-Take one cup of water and pour it into a bowl.
-Add two cups of cornstarch.
-Mix it around together for a minute.
You get Oobleck, a non-Newtonian fluid named after a Dr. Seuss book. Oobleck is a strange liquid-solid, akin to silly putty, but far more messy and interesting.
If you pick up Oobleck slowly, it pours off your fingers like water. Stir it around with a slow, steady rhythm, and it looks much like a bowl of milk. It's a runny liquid.
Turn your hand into a fist and punch it, and it immediately hardens. Roll it around swiftly in your hands and fingers, and it stiffly crumbles and rolls into a rigid solid, until it leaves the pressure of your fingers and instantly becomes a liquid again.
When engaged with slow, steady, and smooth movements, Oobleck is malleable and easy to navigate. When engaged with quick, abrupt, forceful changes or stresses, Oobleck offers significant resistance and becomes brittle and inflexible.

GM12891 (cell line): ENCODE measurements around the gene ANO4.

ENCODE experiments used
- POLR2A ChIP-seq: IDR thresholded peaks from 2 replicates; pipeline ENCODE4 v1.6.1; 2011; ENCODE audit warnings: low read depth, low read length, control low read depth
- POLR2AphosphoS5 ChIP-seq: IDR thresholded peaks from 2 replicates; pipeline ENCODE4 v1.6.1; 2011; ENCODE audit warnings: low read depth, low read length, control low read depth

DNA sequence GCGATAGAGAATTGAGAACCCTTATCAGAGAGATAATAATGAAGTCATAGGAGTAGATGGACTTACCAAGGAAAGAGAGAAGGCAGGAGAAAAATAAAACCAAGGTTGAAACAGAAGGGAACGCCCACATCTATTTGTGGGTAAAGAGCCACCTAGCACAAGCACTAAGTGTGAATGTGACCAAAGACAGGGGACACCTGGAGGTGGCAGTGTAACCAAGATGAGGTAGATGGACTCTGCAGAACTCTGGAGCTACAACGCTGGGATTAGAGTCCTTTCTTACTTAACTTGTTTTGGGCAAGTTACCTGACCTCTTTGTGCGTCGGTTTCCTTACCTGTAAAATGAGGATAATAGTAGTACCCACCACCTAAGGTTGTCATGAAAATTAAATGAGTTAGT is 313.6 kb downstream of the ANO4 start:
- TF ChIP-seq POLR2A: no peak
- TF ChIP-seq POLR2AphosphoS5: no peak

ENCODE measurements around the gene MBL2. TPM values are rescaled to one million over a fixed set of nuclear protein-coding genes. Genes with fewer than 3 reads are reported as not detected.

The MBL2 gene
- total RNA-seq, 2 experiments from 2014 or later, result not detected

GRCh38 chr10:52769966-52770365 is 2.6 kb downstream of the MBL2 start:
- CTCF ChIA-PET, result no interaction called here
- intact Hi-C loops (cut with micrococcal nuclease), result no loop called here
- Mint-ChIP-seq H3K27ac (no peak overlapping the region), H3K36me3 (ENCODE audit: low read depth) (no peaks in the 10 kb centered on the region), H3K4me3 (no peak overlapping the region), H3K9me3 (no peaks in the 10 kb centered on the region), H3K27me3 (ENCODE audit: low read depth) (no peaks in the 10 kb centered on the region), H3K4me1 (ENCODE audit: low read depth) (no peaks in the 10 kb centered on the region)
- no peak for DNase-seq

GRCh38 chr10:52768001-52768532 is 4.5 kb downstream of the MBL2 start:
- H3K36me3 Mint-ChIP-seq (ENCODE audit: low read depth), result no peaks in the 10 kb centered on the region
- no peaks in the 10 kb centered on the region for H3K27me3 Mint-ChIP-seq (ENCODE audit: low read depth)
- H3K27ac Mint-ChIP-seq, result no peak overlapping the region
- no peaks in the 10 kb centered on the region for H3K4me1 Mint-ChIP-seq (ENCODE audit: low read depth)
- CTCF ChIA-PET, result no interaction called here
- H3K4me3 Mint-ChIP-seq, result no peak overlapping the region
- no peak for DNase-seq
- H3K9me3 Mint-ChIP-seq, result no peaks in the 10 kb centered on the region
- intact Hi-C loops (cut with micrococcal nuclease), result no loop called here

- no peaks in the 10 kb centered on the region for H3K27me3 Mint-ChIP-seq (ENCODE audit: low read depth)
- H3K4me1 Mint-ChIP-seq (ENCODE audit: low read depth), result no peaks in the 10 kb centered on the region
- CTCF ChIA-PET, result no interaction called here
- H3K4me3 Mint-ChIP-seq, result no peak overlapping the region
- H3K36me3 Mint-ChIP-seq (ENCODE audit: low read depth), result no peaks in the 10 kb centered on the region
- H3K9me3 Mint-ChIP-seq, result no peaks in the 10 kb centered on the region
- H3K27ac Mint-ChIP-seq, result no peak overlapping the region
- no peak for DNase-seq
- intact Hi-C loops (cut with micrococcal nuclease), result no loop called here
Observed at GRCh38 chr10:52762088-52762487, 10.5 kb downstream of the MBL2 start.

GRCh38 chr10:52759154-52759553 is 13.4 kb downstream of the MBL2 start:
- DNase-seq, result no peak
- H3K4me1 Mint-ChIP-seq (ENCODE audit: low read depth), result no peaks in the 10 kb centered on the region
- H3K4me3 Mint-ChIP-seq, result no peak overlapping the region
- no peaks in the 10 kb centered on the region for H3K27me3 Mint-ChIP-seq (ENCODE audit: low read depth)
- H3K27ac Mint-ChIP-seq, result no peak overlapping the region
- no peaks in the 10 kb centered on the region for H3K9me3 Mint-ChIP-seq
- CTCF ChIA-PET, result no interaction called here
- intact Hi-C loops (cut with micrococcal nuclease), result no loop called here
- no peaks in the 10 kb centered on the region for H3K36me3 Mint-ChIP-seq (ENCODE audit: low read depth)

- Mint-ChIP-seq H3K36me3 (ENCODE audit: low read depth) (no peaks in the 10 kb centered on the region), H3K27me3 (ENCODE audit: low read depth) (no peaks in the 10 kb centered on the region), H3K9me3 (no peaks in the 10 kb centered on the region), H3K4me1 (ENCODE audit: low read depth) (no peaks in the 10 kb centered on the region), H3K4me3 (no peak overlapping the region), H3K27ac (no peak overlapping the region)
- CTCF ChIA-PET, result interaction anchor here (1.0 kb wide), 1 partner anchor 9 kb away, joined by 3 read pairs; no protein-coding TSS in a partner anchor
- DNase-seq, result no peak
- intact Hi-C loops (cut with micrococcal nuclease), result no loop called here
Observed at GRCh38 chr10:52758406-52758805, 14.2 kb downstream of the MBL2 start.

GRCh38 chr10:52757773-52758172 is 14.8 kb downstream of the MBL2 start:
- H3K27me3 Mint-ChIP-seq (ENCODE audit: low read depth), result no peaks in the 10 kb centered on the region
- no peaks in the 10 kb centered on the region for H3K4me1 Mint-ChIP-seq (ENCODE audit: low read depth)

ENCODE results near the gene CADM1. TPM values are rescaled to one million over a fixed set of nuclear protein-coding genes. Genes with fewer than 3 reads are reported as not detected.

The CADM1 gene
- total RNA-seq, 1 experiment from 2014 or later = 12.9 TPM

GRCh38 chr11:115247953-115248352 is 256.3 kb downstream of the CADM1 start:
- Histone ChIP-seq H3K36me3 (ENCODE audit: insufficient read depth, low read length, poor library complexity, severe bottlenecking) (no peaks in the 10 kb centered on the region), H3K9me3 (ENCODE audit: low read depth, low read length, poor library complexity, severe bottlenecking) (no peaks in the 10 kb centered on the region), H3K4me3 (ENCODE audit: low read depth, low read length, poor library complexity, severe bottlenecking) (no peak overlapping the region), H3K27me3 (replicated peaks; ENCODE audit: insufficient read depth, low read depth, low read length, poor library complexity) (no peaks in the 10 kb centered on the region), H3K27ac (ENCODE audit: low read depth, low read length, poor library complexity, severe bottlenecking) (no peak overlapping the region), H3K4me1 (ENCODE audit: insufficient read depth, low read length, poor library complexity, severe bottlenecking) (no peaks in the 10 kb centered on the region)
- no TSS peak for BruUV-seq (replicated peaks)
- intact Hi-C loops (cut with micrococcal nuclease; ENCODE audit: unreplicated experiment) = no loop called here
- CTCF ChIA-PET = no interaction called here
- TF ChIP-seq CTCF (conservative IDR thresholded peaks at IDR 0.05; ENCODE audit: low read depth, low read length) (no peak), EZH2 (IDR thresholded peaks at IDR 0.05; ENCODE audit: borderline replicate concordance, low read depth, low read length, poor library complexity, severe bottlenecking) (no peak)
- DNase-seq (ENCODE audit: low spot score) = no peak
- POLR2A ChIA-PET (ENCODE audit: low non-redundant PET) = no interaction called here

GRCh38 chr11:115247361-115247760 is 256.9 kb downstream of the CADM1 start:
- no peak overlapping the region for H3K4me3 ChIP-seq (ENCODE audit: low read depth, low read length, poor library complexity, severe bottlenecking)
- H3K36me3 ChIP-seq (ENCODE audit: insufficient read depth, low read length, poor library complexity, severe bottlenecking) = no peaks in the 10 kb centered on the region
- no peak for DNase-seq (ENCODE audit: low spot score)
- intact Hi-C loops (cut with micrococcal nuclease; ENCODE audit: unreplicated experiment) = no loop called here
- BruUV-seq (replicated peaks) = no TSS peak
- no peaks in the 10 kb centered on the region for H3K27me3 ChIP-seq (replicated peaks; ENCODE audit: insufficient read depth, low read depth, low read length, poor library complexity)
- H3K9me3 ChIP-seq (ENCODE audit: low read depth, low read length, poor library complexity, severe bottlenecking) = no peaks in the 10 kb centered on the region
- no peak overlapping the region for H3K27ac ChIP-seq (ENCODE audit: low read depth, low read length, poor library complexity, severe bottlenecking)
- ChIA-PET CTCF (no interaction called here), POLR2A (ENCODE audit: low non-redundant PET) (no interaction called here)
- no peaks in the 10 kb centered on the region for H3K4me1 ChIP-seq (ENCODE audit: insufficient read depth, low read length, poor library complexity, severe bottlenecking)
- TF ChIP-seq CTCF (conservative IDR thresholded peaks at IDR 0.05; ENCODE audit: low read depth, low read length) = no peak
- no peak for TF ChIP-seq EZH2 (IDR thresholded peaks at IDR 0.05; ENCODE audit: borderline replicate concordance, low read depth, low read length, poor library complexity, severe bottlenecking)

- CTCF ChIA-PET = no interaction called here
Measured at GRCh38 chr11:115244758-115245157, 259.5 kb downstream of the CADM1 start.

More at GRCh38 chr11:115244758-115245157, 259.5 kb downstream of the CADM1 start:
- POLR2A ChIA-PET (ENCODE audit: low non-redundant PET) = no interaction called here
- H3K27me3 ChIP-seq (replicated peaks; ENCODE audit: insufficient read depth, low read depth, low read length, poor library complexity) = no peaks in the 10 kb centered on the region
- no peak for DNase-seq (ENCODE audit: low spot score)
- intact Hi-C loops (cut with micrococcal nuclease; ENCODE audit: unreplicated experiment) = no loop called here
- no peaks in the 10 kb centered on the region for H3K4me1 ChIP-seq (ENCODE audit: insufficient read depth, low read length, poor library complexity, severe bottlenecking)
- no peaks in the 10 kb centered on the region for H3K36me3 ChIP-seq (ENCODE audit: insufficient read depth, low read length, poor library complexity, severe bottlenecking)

Church systems are like Oobleck.
In Leading Up, I wrote about navigating church systems, how each church has a complex life of its own in the same manner of a living organism. Each part affects the other, and each system is unique for every context. Navigating those church systems requires patience, grace, and a smooth and steady leadership.
Make abrupt, swift changes and address people with sudden force, and you'll meet a great deal of resistance. Add significant unaddressed stress to people's lives, and they'll be far less open to change.
Make slow, smooth, steady changes, and you'll be met with far more flexibility and a willingness to move. Address people and their stresses with steady rhythms and even tones, and you'll find people more open to change and growth.
Just like Oobleck, it's always a bit messy.
How are you navigating your own church system?